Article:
Effect of dietary monounsaturated and polyunsaturated fatty acids on the susceptibility of plasma low density lipoproteins to oxidative modification.
Oxidized low density lipoproteins (LDLs) are thought to play an important role in atherogenesis. Nutritional and biochemical studies suggest that diet can modulate the susceptibility of plasma LDL to undergo oxidative degradation by affecting the concentration of polyunsaturated fatty acids and antioxidants in the lipoprotein particle. In the present study 11 healthy male volunteers underwent two diet phases. In one phase the diet was enriched in oleic acid (mono), while in the other it was high in linoleic acid (poly). Both diets lowered plasma total and LDL cholesterol contents. The sensitivity of plasma LDL to oxidation was estimated by challenging these lipoproteins with 2,2'-azobis(2-amidinopropane)dihydrochloride, a free-radical initiator. Although neither diet affected the antioxidant content of plasma LDL, the resistance to lipid peroxidation, measured after the consumption of antioxidants present in the lipoprotein, was higher during the mono phase. Indeed, the peroxidation rate of plasma LDL was inversely correlated with the oleic acid to linoleic acid ratio in the LDL particle. These results support the thesis that diets rich in monounsaturated fatty acids increase the resistance of plasma LDL to oxidative modification, independent of their content of antioxidants. This effect could lower the atherogenicity of these lipoproteins.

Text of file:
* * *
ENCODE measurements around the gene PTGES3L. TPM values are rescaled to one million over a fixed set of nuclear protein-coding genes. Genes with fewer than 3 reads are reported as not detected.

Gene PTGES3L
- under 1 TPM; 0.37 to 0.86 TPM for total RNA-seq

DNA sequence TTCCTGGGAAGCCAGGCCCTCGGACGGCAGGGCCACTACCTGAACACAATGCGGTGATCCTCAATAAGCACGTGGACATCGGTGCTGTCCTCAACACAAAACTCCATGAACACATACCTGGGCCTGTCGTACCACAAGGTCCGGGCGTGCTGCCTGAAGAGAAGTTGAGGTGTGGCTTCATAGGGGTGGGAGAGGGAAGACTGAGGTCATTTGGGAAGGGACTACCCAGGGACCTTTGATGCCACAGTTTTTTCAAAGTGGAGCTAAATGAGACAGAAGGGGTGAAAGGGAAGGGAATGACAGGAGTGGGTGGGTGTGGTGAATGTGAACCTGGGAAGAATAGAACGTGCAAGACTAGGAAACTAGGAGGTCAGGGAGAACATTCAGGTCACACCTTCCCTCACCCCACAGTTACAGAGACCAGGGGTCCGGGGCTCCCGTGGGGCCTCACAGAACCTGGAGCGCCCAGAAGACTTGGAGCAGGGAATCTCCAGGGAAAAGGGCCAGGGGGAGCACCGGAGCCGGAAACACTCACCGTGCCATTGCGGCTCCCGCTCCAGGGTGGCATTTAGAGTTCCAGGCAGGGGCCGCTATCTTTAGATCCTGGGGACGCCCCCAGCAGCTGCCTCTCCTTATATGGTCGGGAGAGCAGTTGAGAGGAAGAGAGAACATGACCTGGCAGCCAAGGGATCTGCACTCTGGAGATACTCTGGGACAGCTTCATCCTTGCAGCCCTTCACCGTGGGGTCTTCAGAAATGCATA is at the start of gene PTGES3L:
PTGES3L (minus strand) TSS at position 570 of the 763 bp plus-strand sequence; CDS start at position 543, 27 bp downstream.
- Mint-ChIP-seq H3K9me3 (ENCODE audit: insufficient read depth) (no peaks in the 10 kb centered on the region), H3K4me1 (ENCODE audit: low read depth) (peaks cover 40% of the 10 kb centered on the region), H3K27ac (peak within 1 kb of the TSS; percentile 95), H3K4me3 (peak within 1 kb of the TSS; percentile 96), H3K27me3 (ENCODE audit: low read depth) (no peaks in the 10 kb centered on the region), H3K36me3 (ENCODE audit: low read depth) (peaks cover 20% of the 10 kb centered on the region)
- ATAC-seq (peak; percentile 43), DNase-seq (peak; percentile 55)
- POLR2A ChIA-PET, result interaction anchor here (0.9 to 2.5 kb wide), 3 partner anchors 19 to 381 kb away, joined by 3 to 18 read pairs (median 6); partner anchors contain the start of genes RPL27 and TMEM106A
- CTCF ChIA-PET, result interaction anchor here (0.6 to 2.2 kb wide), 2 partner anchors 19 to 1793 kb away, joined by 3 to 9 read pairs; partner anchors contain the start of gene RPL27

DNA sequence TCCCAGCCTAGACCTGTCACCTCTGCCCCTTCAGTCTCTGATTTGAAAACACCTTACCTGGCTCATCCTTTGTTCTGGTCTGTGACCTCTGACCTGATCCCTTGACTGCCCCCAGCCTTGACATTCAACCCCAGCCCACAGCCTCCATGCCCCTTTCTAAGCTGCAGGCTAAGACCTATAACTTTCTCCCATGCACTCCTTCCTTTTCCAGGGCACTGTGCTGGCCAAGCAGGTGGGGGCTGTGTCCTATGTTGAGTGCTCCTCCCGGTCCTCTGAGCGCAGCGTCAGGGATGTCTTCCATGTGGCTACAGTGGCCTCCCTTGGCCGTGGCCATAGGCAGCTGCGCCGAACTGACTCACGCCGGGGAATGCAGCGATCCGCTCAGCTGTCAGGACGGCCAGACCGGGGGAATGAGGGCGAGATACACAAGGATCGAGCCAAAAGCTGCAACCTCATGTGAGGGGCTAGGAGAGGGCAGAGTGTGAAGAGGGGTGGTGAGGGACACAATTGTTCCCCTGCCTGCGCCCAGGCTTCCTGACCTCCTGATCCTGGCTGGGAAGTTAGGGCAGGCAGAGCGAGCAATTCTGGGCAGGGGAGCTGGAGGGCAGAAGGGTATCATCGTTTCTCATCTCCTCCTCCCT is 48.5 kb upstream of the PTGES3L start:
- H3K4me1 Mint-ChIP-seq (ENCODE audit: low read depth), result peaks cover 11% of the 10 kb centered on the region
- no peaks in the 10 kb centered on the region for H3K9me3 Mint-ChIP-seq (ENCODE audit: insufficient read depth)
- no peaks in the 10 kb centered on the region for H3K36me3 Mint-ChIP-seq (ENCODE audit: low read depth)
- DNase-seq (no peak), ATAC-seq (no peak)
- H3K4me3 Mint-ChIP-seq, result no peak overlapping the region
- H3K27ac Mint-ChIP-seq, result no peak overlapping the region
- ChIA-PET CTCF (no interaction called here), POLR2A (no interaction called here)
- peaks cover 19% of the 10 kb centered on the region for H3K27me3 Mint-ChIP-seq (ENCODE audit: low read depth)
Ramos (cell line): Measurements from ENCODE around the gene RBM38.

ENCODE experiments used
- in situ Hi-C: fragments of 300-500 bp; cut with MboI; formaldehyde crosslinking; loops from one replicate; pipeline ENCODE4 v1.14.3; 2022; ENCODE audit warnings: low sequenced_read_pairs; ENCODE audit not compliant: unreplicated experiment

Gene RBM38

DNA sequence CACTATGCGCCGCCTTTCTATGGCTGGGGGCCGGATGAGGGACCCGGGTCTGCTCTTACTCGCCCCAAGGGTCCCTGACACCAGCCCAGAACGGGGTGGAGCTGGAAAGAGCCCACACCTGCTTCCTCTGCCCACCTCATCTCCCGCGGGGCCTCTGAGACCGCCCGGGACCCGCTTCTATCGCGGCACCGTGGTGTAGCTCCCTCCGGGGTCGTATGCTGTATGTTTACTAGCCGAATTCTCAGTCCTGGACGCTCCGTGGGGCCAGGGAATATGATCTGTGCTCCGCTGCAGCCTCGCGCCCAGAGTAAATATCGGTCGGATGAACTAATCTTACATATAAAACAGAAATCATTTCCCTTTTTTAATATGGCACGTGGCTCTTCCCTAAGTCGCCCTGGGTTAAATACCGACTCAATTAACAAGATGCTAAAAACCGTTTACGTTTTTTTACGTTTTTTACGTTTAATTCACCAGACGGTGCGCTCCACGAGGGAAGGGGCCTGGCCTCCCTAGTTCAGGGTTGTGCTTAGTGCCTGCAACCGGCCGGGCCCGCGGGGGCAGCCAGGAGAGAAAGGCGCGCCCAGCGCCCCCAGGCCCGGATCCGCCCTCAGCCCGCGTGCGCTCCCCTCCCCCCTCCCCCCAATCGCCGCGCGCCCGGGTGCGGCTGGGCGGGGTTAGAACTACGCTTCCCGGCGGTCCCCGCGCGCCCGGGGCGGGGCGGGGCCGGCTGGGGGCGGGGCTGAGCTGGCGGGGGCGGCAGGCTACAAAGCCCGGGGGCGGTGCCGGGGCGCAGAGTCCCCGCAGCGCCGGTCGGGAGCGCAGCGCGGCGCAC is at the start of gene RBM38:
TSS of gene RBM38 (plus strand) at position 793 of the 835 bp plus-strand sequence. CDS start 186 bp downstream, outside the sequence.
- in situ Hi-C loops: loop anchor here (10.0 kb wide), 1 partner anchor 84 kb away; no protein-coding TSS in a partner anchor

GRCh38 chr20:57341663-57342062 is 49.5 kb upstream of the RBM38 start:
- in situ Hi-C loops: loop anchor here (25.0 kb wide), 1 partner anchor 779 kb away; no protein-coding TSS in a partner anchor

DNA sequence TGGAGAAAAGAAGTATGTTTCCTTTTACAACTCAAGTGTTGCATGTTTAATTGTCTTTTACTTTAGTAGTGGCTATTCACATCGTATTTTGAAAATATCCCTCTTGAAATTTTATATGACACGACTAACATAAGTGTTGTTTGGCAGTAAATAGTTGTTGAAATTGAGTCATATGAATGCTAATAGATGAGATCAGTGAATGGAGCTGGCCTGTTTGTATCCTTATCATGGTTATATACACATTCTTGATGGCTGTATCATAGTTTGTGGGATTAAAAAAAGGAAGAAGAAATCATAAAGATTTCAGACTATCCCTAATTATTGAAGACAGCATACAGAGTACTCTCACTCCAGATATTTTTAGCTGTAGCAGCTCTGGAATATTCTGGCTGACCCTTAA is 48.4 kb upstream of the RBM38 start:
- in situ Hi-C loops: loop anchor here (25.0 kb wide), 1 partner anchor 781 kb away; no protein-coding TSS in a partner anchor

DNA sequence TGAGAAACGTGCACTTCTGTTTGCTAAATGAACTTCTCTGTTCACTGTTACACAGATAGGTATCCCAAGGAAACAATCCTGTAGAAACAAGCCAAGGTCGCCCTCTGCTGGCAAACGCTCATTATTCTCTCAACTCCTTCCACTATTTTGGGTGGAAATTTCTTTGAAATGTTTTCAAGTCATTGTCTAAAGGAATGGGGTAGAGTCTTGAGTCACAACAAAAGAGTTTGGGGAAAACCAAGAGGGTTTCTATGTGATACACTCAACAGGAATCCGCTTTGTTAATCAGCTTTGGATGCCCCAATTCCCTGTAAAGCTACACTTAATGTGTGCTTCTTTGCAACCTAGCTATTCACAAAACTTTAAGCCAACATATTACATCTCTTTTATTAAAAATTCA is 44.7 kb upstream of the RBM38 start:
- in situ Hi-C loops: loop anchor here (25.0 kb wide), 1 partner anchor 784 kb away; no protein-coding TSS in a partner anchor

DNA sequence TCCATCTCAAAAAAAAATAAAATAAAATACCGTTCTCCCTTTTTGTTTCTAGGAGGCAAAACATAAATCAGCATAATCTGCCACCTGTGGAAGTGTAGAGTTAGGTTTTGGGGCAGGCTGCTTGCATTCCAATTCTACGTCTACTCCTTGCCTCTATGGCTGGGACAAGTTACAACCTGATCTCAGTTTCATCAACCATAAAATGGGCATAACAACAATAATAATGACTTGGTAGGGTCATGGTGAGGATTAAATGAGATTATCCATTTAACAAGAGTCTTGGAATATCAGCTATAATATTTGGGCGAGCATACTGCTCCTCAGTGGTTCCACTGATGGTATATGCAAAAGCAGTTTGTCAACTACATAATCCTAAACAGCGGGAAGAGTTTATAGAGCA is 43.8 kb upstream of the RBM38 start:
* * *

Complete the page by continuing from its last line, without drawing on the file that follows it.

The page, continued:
- Copyright © 1992 by American Heart Association